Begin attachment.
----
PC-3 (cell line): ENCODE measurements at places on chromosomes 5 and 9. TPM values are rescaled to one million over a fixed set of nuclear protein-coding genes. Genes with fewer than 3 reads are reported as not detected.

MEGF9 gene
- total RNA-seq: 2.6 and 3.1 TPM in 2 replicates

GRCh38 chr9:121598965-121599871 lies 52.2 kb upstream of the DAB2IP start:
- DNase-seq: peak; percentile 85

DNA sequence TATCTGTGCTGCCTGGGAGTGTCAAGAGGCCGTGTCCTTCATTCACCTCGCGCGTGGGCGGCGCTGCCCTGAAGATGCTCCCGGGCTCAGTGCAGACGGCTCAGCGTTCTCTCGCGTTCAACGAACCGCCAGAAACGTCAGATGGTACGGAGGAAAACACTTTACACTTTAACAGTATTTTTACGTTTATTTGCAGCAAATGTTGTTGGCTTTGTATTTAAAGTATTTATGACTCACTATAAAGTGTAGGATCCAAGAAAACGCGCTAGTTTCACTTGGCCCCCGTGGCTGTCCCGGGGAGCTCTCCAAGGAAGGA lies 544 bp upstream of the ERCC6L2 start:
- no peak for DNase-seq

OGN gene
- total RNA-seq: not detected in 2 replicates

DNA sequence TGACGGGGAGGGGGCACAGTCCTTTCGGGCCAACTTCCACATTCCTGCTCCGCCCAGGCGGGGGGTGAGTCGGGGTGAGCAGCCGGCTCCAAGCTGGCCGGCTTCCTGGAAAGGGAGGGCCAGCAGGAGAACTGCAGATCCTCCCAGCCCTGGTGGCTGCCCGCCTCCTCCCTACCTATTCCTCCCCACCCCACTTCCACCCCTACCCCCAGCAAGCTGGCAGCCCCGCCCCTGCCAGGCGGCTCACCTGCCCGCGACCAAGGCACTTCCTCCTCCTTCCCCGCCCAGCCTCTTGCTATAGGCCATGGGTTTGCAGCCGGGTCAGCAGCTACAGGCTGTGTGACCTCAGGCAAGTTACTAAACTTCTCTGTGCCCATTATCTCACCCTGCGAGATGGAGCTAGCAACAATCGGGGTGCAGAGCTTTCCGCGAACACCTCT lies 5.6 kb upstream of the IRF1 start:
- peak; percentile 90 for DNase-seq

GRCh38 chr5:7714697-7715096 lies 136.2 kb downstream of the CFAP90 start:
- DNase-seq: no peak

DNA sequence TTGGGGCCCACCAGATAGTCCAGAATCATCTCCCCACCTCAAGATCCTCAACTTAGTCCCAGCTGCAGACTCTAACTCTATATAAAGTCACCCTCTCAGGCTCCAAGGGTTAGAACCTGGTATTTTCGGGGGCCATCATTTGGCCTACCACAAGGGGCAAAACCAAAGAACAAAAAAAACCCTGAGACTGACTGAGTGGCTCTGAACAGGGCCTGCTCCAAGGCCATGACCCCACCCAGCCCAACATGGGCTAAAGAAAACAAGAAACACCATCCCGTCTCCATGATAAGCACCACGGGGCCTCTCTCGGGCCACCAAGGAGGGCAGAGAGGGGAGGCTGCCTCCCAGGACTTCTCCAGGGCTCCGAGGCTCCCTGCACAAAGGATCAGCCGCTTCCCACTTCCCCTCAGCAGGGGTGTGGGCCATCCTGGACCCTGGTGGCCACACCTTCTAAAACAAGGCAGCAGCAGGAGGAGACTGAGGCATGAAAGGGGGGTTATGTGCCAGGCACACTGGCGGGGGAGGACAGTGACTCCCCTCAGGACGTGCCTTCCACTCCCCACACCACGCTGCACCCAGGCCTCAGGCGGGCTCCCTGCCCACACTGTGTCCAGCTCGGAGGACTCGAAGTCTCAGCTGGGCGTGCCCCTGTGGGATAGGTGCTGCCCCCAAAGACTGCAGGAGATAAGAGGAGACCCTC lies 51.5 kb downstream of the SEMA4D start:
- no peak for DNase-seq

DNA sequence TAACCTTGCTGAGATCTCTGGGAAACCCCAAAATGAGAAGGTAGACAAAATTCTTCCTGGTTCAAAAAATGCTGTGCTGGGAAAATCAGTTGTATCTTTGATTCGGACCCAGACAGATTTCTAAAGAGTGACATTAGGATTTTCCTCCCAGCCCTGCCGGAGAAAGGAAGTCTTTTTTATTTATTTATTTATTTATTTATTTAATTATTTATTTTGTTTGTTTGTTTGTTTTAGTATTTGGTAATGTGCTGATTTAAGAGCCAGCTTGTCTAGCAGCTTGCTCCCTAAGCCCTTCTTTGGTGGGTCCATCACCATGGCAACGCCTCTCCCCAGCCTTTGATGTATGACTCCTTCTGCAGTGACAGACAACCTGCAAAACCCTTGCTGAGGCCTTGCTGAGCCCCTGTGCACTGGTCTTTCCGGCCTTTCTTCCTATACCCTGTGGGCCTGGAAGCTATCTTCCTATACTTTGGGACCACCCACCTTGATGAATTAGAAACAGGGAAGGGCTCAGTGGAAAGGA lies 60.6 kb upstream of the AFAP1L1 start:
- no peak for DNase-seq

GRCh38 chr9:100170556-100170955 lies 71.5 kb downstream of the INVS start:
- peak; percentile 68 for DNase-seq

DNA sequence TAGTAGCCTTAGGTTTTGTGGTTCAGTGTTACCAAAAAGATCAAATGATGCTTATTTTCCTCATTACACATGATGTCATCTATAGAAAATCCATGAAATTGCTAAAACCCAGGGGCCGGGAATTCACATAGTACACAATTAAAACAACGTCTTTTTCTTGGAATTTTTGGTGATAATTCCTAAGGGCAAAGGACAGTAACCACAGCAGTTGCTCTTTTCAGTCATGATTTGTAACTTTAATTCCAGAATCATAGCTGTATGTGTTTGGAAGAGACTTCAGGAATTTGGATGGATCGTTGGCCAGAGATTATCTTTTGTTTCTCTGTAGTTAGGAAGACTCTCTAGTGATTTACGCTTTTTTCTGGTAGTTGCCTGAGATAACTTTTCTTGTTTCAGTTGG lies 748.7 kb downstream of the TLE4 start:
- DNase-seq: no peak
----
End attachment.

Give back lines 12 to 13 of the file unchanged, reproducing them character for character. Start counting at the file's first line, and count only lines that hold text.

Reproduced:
GRCh38 chr5:7714697-7715096 lies 136.2 kb downstream of the CFAP90 start:
- DNase-seq: no peak